Thursday, September 11, 2008

Anyone who attributes that quote to Franklin is full of hops.

Beer is proof God loves us and wants us to be happy.

That quote —attributed to Ben Franklin— can be seen on the bathroom wall at a well-known Washington D.C. beer bar, and on many other bathroom walls, tee-shirts, websites, and in articles referencing beer. The problem is ... Benjamin Franklin never wrote that.

What he did write, in a rambling letter, was this:

Behold the rain which descends from heaven upon our vineyards; there it enters the roots of the vines, to be changed into wine; a constant proof that God loves us, and loves to see us happy.


What Ben Franklin Didn't Say About Beer
Bob Skilnik
[retrieved from the web]

Franklin was, in fact, talking about ... wine.

The four sleuths who should receive acclaim for researching this are
  • The Benjamin Franklin Tercentenary, which, in 2006, mentioned that it had found no corroboration of the beer-related quote.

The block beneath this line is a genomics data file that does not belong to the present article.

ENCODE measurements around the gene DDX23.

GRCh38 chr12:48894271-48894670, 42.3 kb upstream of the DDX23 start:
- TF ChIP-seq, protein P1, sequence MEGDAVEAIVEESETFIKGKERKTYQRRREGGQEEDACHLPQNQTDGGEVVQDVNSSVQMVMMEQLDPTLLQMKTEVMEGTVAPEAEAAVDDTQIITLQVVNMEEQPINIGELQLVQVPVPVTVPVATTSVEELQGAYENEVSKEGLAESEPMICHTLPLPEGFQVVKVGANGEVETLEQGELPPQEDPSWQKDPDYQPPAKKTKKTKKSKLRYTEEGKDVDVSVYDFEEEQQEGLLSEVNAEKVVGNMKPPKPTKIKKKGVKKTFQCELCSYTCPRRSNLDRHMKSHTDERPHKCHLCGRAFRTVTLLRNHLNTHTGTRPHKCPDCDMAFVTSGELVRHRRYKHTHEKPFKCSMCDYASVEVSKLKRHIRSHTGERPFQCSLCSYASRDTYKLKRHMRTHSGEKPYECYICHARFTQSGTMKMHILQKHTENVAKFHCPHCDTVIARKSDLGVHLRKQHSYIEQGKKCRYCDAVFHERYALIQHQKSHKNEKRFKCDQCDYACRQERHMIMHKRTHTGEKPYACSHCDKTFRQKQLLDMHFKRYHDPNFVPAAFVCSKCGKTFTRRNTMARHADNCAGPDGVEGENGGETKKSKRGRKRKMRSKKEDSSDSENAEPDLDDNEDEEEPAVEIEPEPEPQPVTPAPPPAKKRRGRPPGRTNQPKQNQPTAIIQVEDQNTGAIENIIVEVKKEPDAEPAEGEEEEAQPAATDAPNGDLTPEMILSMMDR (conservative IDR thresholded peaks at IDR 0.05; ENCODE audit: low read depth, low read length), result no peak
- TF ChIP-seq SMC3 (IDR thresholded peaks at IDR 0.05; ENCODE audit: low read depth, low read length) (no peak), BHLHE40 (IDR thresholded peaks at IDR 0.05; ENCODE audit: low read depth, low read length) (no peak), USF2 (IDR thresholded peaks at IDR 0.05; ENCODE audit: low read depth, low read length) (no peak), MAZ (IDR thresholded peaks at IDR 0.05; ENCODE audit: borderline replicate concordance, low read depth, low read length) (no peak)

• Historian Bob Skilnik, who researched and posted about the situation at length on his website.
  • Mid-Atlantic Brewing News writers Alexander D. Mitchell IV and Phil Sides, who, also in 2006, wrote an article debunking the quotation.
In 2008,  the owner of the Elevator Draught Haus in Columbus, Ohio, attended a lecture by Bob Skilnik, and heard the truth. Without hesitation, the brewpub owner issued a recall and refund of all the tee-shirts, imprinted with that erroneous attribution, that he had sold at his brewpub.

Now, you too, Mr. Bar Owner: whitewash that bathroom wall!

2 comments:

  1. Of course whether Franklin said it or not, the quote is still true! There's no need to whitewash the expression, just remove the attribution.

    Beer IS proof God loves us and wants us to be happy.

    There, I said it. Quote me.
    ;-)

    ReplyDelete
  2. Besides, there is no evidence he did not say that. There is no evidence that he wrote it, for sure, but that is another thing.

    Plus, as I recall from my English degree, there were plenty of writers from 1600 to 1800 who happily ascribed the drink to God's good wishes. It's in the Bible for heaven's sake. Why so much concern about Franklin?

    ReplyDelete

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